The best way to rev up your metabolism, hands down, is to put on slabs of lean muscle mass. Here’s why: Muscle has a faster metabolic rate than fat, so the more muscle you have, the more calories you burn at rest—meaning you’ll scorch more calories even while bumming around on the couch. Every pound of muscle uses about 6 calories a day just to sustain itself, while each pound of fat burns only 2 calories daily. That’s just another reason to listen to your instructor when they tell you to grab heavier weights!

Eat more protein.

If you haven’t already, it’s time to get on board with lean grilled chicken breast. Protein has a high thermic effect, which means your body burns more calories to digest it. In fact, one study found that high protein diets boosted metabolism by as much as 40%; by contrast, fats and carbs have a much lower thermic effect. Try to eat a lean protein at every meal.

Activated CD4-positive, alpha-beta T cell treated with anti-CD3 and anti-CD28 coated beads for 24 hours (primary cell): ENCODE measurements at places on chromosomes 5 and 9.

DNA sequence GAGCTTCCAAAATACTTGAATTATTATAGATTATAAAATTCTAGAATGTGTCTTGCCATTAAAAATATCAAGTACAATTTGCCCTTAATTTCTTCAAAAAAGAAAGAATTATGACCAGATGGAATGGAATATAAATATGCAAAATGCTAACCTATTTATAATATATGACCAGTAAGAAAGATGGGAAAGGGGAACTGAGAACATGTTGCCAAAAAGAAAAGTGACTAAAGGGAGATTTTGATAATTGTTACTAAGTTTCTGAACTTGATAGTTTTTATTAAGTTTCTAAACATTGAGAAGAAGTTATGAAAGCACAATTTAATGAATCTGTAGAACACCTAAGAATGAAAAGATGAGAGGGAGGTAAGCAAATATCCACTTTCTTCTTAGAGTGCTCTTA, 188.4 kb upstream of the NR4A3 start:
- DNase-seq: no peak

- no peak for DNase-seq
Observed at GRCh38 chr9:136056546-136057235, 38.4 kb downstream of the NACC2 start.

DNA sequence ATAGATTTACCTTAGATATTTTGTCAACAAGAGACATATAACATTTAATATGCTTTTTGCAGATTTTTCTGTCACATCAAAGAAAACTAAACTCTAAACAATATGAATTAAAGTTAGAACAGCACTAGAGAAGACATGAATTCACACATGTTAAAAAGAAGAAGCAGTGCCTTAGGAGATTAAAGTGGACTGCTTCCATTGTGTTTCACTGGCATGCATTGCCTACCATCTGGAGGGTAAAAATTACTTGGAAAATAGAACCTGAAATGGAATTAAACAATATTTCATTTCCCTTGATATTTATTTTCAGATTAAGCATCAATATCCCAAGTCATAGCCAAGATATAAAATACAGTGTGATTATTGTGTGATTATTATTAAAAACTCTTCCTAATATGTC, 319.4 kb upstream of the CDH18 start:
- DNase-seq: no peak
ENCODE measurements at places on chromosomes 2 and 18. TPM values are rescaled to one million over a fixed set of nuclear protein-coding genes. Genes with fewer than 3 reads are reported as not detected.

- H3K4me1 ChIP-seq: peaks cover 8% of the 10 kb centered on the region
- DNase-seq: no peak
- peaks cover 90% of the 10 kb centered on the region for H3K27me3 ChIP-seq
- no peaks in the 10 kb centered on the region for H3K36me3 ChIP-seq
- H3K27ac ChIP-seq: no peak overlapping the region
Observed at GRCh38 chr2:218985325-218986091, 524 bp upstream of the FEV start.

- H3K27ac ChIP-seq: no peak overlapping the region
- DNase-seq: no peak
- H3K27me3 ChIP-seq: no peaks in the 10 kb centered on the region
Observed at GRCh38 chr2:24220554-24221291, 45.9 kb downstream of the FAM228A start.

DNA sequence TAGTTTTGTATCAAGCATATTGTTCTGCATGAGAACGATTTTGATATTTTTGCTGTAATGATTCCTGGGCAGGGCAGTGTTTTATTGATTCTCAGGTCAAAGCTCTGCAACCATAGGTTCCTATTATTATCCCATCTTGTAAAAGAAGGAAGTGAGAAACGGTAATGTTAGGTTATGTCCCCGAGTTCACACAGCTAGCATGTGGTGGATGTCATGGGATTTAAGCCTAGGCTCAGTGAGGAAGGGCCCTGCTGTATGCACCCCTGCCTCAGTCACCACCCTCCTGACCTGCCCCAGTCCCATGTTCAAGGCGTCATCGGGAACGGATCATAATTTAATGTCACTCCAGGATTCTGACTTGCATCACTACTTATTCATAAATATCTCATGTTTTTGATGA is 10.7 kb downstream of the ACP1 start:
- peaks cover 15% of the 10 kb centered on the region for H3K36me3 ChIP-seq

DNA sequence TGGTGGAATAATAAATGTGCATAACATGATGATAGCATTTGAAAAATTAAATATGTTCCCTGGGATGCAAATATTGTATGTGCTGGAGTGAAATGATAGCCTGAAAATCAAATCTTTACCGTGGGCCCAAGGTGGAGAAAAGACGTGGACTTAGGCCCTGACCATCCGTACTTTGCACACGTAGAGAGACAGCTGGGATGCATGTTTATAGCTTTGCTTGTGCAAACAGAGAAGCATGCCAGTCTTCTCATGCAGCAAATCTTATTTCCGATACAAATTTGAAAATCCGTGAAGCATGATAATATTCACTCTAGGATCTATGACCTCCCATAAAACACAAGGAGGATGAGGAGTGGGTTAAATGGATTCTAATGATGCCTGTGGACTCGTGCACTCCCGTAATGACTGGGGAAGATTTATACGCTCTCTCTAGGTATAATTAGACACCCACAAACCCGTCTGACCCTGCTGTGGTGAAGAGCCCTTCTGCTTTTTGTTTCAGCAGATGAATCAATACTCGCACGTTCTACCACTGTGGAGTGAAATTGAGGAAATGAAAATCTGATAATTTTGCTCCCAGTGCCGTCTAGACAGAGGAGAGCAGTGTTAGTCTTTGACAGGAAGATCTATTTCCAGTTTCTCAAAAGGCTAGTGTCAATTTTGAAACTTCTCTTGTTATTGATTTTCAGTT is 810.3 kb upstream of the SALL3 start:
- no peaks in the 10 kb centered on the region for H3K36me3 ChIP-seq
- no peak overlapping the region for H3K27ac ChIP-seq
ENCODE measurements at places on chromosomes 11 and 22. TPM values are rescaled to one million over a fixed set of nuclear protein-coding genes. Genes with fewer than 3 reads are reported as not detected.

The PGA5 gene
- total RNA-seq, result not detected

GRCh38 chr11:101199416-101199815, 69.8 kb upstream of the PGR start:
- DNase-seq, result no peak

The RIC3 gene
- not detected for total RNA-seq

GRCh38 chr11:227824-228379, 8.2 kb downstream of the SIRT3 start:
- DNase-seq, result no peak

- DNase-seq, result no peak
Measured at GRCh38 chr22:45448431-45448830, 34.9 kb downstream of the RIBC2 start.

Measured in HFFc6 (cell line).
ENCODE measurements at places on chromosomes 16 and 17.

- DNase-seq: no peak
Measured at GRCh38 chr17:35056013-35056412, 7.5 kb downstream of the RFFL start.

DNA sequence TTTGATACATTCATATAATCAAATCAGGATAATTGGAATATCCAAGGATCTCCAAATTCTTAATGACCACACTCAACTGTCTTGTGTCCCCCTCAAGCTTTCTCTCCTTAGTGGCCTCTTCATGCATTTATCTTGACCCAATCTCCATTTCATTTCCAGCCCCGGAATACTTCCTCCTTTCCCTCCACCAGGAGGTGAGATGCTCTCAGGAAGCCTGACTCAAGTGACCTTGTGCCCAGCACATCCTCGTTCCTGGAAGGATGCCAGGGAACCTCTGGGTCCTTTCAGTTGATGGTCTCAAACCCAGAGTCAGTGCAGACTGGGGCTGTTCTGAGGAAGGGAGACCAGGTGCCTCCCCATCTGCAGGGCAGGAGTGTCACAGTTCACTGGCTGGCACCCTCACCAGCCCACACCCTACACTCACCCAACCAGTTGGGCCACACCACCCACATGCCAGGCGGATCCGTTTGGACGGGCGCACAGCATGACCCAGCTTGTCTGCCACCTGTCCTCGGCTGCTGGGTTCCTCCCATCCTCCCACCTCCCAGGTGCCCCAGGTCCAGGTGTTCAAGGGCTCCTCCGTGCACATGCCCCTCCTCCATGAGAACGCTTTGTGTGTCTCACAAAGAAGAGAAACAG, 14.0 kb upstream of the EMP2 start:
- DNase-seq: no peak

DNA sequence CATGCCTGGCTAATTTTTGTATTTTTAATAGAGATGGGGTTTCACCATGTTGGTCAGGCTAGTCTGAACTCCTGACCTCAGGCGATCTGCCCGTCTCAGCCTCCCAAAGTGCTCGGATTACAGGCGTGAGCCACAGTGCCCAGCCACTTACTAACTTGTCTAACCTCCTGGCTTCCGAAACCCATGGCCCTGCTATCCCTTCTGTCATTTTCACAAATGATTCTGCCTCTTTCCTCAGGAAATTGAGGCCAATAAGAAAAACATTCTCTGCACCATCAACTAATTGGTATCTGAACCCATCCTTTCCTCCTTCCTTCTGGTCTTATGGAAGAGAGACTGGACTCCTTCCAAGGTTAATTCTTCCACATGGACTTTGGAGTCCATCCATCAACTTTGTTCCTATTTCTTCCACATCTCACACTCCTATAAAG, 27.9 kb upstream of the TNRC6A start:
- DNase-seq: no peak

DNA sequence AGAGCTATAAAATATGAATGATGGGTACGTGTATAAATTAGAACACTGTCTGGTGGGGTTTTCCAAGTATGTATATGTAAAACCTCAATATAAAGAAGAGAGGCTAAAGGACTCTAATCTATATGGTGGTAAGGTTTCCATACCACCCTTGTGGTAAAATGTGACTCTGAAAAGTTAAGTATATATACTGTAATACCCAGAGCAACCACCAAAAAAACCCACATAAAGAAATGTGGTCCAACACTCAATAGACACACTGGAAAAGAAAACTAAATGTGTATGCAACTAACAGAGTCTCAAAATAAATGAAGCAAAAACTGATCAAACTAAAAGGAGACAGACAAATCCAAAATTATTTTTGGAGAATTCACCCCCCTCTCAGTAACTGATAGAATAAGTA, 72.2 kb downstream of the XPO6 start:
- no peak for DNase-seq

diet

Get more sleep.

We know, we know—you can sleep when you’re dead, right? But skimping on sleep can mess with your circadian rhythm, predisposing you to metabolic disturbances like weight gain and even diabetes. Additionally, inadequate sleep is associated with higher levels of ghrelin, a hunger-inducing hormone, which means that sleep-deprived individuals may be more likely to overeat. As a general rule, aim to get seven to eight hours of sleep a night.

Metabolism is primarily influenced by three factors: Your age (metabolism slows about 5% per decade after age 40); your sex (men generally burn more calories at rest than women); and lean muscle mass (the more muscle you have, the higher your metabolic rate tends to be). The bad news is that some of these things—like our age and gender—are simply out of our control. The good news? By making a few lifestyle tweaks, it is possible to boost a sluggish metabolism. Here are some ways to help bring your metabolism up to speed.